Now, before we move onto fixing this, there’s one more problem we haven’t discussed yet — and give yourself ten pats on the back if you figured out before I got here:
Who ever said the customer defined success as getting the software implemented?
Oh shit. We were so tied up trying to deliver a $25K services package that costs $40K to deliver that we forgot about the customer. What customer equates implementation with success? None. Zero. Nobody.
“Hey, it’s all set up now, you can login, gotta go!” is not the credo of a success-oriented consultant.
But what do we call our consultants again? Implementation consultants.
What do implementation consultants think they do? Well, implementations.
When an implementation consultant reads their own business card, what does it tell them they their job is? Implementations.
Are implementations what customers want? No.
So why do we have implementation consultants again? I have no idea.
What do customers what? Overall they want success, but what’s a good proxy? How about attaining their first business objective? If you sell:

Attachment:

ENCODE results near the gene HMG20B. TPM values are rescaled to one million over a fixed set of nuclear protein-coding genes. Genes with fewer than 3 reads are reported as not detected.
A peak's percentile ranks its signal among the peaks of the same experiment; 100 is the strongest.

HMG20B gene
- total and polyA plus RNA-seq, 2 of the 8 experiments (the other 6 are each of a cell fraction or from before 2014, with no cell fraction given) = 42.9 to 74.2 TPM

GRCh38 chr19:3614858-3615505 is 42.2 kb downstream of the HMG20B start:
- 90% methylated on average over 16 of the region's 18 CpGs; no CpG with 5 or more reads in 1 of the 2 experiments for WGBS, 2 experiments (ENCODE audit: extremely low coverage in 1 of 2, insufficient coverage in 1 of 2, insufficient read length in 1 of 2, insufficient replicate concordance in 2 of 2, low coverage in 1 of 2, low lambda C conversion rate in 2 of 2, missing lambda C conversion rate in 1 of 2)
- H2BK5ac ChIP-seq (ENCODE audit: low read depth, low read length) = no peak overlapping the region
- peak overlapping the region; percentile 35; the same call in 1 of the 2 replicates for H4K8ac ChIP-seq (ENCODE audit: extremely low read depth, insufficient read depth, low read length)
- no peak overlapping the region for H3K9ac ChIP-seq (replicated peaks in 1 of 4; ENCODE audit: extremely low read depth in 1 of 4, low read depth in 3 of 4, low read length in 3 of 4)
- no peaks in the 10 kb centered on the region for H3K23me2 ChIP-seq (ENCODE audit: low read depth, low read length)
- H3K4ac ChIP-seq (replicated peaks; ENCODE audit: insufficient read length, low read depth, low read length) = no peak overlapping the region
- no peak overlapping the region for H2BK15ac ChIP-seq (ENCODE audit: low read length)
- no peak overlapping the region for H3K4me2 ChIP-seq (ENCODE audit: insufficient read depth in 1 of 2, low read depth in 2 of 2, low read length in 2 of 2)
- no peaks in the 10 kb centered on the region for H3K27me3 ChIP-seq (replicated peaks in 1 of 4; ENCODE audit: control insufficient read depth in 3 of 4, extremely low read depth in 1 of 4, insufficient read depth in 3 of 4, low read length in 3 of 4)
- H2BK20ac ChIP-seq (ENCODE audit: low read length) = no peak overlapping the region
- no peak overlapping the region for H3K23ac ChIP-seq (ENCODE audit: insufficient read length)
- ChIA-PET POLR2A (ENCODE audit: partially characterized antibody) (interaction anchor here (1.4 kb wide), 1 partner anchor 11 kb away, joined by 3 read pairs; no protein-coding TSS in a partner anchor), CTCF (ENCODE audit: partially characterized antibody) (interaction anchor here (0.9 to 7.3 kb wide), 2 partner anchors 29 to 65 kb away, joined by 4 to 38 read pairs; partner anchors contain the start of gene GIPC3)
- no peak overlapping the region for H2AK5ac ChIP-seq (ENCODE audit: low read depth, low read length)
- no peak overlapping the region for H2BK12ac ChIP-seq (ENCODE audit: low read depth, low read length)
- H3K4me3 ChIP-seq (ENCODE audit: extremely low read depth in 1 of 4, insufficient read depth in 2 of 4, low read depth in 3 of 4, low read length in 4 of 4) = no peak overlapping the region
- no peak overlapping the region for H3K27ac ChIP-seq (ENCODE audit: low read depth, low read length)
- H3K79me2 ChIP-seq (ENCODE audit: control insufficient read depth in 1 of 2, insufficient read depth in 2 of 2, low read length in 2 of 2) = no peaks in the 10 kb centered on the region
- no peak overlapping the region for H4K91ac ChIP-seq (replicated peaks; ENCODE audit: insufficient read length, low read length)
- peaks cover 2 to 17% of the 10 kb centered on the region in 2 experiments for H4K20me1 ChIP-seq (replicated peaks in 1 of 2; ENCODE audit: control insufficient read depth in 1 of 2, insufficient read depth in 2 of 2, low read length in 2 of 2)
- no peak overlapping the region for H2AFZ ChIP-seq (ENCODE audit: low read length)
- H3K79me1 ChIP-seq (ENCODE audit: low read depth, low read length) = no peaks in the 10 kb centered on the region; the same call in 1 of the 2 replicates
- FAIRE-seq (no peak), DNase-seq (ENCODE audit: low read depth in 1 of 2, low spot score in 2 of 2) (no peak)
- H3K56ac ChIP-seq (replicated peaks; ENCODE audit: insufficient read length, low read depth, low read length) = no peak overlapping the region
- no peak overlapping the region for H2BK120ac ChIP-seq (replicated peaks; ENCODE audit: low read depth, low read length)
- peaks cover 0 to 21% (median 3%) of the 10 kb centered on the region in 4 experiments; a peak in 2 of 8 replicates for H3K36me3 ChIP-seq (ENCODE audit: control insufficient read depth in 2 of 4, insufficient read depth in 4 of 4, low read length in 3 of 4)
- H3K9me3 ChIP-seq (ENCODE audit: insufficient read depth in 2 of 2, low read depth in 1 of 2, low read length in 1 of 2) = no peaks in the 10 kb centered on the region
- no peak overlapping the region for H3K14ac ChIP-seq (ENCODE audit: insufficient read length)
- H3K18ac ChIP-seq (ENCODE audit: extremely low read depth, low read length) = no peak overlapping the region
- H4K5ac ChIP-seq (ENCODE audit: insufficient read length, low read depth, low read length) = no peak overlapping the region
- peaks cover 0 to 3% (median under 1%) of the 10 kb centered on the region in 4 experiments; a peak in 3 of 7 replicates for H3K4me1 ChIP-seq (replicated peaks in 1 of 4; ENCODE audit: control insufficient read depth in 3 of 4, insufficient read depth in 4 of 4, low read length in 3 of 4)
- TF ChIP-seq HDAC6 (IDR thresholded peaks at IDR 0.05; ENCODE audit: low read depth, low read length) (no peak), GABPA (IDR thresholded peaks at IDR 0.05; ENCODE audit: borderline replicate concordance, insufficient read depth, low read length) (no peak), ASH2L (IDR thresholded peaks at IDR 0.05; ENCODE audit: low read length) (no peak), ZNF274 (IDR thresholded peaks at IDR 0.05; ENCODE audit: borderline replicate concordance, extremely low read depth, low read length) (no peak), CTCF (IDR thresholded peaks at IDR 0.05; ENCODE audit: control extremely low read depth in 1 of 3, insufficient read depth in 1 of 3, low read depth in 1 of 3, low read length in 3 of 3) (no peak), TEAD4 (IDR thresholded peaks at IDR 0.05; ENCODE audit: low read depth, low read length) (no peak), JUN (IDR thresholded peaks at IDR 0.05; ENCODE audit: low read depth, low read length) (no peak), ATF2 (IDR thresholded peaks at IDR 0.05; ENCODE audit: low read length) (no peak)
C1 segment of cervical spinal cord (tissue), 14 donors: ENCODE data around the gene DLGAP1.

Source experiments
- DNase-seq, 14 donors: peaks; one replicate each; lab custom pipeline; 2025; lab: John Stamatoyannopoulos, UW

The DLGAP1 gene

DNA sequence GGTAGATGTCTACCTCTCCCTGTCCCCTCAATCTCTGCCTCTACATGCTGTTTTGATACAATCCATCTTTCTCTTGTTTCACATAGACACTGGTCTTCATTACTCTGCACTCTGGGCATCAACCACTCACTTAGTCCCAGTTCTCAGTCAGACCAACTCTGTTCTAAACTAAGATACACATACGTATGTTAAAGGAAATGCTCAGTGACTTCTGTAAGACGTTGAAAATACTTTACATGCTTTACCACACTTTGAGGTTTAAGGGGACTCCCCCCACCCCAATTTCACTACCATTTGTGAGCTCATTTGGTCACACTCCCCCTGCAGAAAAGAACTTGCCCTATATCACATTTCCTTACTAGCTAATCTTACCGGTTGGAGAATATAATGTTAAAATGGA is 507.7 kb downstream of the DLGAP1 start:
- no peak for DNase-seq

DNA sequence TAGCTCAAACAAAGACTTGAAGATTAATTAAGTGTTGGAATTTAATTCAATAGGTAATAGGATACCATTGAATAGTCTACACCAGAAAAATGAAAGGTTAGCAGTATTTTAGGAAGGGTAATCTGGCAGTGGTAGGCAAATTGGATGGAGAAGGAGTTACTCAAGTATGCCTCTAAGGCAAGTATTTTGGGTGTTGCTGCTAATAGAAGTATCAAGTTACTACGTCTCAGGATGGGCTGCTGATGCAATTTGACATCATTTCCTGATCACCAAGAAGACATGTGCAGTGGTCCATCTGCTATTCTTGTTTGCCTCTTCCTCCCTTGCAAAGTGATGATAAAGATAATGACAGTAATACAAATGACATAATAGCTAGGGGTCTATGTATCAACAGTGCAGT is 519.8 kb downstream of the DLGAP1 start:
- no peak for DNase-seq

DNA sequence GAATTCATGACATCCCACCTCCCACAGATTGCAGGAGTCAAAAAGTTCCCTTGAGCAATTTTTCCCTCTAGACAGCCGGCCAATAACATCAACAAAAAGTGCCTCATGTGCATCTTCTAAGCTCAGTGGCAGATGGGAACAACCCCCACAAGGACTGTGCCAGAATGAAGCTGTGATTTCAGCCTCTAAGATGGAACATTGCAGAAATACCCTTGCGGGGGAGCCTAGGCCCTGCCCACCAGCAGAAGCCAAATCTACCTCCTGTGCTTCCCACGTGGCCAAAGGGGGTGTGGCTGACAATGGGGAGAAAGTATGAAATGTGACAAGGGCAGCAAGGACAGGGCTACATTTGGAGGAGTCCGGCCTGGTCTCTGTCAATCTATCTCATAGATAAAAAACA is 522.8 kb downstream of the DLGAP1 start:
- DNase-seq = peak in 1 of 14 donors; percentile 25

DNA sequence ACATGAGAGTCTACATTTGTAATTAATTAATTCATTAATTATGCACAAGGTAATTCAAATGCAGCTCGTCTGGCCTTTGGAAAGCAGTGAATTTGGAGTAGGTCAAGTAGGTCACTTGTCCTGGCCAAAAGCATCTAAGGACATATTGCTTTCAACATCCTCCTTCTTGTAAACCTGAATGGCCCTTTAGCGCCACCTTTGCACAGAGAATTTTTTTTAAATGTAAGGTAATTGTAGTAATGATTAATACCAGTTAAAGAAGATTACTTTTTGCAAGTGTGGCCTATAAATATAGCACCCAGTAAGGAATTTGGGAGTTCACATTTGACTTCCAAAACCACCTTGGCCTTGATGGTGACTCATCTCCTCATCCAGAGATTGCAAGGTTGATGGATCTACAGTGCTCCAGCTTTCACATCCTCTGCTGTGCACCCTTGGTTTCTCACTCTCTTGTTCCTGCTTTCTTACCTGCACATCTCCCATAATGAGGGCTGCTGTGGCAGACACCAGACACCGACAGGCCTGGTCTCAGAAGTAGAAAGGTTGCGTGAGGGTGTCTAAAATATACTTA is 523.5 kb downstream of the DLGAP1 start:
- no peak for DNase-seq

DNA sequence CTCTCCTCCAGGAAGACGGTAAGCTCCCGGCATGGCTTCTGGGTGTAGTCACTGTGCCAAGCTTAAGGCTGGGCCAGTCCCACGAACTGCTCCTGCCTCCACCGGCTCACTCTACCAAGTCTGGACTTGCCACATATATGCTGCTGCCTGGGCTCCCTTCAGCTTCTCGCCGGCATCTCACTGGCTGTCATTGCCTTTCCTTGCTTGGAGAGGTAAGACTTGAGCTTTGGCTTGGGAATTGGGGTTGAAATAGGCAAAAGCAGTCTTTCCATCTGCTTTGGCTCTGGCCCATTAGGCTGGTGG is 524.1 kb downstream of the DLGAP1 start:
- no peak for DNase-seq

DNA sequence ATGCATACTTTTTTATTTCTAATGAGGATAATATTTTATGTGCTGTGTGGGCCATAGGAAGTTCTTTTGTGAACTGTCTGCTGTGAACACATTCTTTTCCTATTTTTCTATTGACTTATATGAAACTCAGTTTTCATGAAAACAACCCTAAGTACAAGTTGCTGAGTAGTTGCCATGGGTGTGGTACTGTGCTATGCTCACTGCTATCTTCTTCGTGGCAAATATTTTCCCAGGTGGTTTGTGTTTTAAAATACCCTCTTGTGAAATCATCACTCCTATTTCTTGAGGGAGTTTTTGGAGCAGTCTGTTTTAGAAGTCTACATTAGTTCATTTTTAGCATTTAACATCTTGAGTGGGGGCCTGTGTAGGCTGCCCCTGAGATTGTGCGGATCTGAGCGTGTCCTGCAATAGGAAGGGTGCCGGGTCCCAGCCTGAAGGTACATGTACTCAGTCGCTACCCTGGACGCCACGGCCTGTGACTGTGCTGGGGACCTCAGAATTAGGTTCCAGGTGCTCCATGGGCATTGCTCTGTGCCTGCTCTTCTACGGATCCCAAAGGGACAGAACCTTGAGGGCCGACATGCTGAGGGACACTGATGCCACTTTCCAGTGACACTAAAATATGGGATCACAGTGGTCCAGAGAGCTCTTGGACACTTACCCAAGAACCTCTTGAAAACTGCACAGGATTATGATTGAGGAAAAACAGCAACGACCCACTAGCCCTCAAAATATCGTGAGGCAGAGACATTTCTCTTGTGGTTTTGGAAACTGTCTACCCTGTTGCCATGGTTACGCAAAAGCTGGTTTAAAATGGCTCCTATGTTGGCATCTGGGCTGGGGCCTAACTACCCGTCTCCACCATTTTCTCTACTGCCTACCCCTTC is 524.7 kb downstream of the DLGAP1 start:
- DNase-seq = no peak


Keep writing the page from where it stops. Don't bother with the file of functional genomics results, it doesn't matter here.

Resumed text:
A recruiting app, running your first recruiting campaign
A financial planning app, it’s making your first plan
A demandgen marketing app, it’s running your first demandgen campaign
A customer service app, it’s your first day running the call center
A deflection app, it’s deflecting your first cases
A sales enablement app, it’s training your first reps
An IT support app, it’s handing your first tickets
So, what’s the fix here? While not all of this will be possible or recommended in all situations, here’s the long list:
Re-frame services as in the success business, not the implementation business
Eliminate the job title implementation consultant in favor of consultant
Get services to make plans that end not with implementation, but with the achievement of an agreed-to first business objective.
Hire more experienced consultants who can better make customers successful and don’t be afraid to charge more for them. (They’re worth it.)
Agree to an ARR price before negotiating the services price; refuse to trade one off against the other.
Involve your services team in the sale well before the contract is signed so they propose the right prix fixe package (e.g., small, medium, large) or create an appropriately-sized bespoke statement of work.
Modify your product so it is not at a competitive disadvantage on required implementation work.
# # #
 With one-year contracts, a failed implementation that takes 6-9 months to fail typically results in churn, whereas with three-year contracts, you will often get another swing at the problem.
 These horrific unit economics result in an LTV/CAC of 1.0 and make the company totally uninvestable. The CAC would be even higher if hard-ass investor added the services losses back into the CAC on the theory they were subsidizing sales.